Astronomy & Astrophysics at Nottingham

Lead Research Organisation: University of Nottingham
Department Name: Sch of Physics & Astronomy

Abstract

The primary focus of our research in Nottingham is to understand the formation and evolution of galaxies. Galaxies form the building blocks of the observable Universe, and typical galaxies, like the Milky Way, may contain over 100 billion stars. A major challenge in astrophysics is to understand how and when galaxies were formed, and how they evolved from the earliest systems to produce the variety of phenomena we see today.

We tackle these important problems in a number of ways. One approach is to study local galaxies, which we can study in exquisite, beautiful detail. Another technique is to study more distant galaxies in a wide variety of environments, including very dense regions of the Universe known as galaxy clusters. A key aim in this second approach is to understand the relative roles of 'nature' versus 'nurture' in influencing galaxy evolution. Yet another approach is to obtain very long exposures on large telescopes to study the most distant galaxies of all, to observe them in the act of formation. When we observe distant galaxies we are also looking back in time, and remarkably we can now observe galaxies as they were up to 13 billion years ago.

Complementing our various observational strategies, we also use theoretical models and computer simulations. With the latest supercomputers we can model the formation and growth of structure from the Big Bang to the present day, and by comparing our models and simulations with the real Universe we can determine if our theories accurately reflect reality, or if we are missing some key physical processes.

Finally we are developing a new interdisciplinary project with colleagues on the Nottingham Granular Dynamics group. The aim is to understand the properties of dust and rubble in the solar system, applying the unusual physics of granular systems that we have studied in the laboratory to astrophysical environments.

In summary, we are tackling a wide variety of problems in astronomy and astrophysics. The overall motivation is to understand the Universe we live in, and to understand our own origins on the grandest possible scales.

Planned Impact

We are committed to delivering the impact of our research to all potential beneficiaries, which include both a broad societal audience through our outreach activities, and more commercially-oriented recipients through knowledge exchange. There is also a significant cross-over between these audiences, since our success in establishing innovative outreach activity has led us to develop the commercialization of these programmes as well. We seek to integrate these activities in the daily running of the group, to emphasize their importance and to get students and staff at all levels actively involved.

In outreach, as well as the traditional routes such as public lectures and talks to clubs and societies, we have sought to develop new channels to reach a wider audience. These initiatives include "The Inflativerse," a programme led entirely by our PDRAs and PhD students, that won funding from the University to purchase an inflatable planetarium and develop shows for it. Working with the University's widening participation unit, we target schools that serve underprivileged neighbourhoods, seeking to raise interest and aspirations of the children at these schools. We are currently reaching more than 2000 children per year with this initiative.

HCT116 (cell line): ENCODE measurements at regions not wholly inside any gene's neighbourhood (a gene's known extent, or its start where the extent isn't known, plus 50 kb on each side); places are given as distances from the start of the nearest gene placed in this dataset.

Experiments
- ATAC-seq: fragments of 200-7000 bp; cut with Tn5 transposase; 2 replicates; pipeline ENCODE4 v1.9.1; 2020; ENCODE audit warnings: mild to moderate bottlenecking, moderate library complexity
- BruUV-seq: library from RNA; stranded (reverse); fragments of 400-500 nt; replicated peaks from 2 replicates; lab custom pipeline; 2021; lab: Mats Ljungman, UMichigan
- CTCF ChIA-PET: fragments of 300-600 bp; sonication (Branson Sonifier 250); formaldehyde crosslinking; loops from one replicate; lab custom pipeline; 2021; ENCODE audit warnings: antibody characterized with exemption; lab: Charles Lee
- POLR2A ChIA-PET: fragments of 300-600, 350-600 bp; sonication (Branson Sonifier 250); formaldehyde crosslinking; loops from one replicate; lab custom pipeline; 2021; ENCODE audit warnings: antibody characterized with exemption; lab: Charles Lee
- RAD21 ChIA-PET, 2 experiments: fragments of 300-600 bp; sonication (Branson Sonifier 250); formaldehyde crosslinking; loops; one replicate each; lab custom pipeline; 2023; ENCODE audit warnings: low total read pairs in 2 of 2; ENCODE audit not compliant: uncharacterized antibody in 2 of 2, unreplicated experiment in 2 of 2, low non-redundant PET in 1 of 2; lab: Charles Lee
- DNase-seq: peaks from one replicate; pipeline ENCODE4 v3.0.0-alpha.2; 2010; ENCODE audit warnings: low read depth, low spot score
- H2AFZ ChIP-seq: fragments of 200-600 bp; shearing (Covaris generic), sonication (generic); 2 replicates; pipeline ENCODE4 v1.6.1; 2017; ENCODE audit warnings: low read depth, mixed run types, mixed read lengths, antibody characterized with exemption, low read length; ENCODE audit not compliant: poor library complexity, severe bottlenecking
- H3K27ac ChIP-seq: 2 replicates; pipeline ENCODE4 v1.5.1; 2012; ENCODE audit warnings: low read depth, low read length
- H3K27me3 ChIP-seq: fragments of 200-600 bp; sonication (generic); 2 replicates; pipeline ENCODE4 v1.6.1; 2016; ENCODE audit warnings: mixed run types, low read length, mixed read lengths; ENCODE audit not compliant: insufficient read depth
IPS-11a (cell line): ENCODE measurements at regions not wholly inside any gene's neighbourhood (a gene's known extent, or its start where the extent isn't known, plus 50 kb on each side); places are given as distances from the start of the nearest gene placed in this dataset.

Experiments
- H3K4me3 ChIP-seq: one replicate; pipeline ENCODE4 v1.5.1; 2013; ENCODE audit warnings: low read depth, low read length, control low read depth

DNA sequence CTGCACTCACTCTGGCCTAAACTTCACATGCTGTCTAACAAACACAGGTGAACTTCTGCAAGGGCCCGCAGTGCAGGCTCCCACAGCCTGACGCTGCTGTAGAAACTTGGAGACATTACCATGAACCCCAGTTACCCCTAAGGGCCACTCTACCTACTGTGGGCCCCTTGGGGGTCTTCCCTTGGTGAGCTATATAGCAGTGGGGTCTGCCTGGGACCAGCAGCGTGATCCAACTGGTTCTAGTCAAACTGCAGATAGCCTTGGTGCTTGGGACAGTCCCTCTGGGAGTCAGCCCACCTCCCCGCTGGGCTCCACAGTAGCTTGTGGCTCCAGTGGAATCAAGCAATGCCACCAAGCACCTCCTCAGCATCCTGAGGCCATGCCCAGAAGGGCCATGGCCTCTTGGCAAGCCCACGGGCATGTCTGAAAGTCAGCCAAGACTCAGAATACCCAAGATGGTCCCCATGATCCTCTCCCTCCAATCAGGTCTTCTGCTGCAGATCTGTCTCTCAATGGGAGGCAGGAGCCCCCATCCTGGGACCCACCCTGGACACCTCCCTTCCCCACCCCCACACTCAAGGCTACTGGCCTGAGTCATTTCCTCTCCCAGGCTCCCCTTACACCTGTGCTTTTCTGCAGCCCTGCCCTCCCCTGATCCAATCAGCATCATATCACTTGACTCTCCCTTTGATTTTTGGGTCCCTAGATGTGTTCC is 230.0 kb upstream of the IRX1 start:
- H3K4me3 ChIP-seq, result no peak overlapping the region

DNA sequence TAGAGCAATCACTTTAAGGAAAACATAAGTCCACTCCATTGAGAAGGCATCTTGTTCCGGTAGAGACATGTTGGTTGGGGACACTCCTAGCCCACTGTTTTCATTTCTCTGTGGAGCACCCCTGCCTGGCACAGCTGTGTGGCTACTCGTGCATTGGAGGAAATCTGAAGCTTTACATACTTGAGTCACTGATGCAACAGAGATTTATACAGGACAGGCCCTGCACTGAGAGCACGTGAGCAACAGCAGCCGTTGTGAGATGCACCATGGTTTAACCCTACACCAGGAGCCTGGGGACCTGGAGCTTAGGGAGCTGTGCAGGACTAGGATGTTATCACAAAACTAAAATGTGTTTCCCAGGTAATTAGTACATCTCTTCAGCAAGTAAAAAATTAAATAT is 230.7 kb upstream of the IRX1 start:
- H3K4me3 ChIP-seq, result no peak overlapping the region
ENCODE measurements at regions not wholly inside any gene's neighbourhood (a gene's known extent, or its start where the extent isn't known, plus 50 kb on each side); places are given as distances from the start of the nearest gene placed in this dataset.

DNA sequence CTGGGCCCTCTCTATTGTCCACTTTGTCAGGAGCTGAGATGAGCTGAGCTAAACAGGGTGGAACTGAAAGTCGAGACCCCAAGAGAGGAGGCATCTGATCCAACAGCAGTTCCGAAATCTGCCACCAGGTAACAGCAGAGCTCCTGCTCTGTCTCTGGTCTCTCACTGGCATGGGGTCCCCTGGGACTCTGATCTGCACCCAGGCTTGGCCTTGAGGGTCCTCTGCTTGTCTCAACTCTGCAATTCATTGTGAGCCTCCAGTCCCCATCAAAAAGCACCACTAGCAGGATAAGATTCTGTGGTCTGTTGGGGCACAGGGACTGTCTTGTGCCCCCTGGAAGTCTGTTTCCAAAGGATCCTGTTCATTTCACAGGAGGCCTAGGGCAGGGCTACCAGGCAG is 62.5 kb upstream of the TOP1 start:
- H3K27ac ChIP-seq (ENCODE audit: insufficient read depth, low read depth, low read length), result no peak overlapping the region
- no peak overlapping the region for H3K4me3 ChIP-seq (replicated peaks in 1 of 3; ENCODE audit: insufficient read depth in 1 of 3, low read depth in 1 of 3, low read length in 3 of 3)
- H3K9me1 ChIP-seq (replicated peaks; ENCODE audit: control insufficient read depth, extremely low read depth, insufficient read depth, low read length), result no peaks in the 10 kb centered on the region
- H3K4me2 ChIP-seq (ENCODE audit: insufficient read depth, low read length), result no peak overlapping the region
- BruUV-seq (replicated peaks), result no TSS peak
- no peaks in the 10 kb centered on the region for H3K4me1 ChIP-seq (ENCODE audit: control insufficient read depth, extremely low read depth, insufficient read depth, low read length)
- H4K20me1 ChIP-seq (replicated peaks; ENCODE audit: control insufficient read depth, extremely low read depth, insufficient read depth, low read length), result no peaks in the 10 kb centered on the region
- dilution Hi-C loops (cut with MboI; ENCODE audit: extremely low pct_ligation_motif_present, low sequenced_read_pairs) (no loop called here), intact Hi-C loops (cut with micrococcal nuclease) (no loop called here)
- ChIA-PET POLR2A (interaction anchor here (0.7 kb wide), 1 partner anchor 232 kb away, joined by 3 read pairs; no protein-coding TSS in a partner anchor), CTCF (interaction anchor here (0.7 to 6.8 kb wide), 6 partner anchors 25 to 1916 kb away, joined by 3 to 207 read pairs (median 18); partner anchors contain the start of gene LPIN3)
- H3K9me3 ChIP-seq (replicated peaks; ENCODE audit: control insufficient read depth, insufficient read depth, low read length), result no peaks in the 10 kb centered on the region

With Bamford serving as science director for the Citizen Science Alliance, we are also strongly involved in this movement, particularly the Galaxy Zoo projects to classify galaxies. These projects have engaged more than a million members of the public world-wide, getting them actively interested in science and developing their understanding of the scientific method. Bamford's responsibility for the oversight of scientific impact means that he also plays a key role in closing the loop by turning this outreach activity back into cutting-edge published scientific results.

In collaboration with video journalist Brady Haran, we have established a very strong presence on YouTube, describing the science that we undertake, as well as broader topics in physics and astronomy, through the "Sixty Symbols" video channel. These videos are intended to interest the public in science, and feedback through the associated comments forum indicates that they have a strong impact, even to the extent of changing people's educational and career aspirations. This channel currently has more than 180,000 subscribers, and the videos have been watched more than 16 million times.

The success of this programme has led to commercial knowledge exchange, as Google directly solicited new material for YouTube from Haran, and we developed the "Deep Sky Videos" channel to present videos with just an astronomical theme. The European Southern Observatory have subsequently brought in our experience, and academic staff together with Haran will be filming footage for them in Chile later this year. We also competed successfully for funding from STFC to spin this approach out to describing their facilities, through the "Backstage Science" video programme we developed.